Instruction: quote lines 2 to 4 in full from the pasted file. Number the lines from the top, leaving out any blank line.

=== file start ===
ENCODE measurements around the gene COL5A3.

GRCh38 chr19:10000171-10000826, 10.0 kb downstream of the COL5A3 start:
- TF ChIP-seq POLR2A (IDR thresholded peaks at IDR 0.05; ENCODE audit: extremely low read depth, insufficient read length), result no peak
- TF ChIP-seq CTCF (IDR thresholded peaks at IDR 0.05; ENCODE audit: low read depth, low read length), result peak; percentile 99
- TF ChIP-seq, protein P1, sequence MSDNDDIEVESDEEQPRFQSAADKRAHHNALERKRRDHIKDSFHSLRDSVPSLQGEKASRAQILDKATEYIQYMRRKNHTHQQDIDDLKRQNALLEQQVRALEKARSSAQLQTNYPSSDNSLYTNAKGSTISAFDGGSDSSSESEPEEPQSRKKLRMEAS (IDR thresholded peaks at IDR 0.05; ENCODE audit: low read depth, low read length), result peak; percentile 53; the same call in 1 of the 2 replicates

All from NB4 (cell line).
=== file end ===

GRCh38 chr19:10000171-10000826, 10.0 kb downstream of the COL5A3 start:
- TF ChIP-seq POLR2A (IDR thresholded peaks at IDR 0.05; ENCODE audit: extremely low read depth, insufficient read length), result no peak
- TF ChIP-seq CTCF (IDR thresholded peaks at IDR 0.05; ENCODE audit: low read depth, low read length), result peak; percentile 99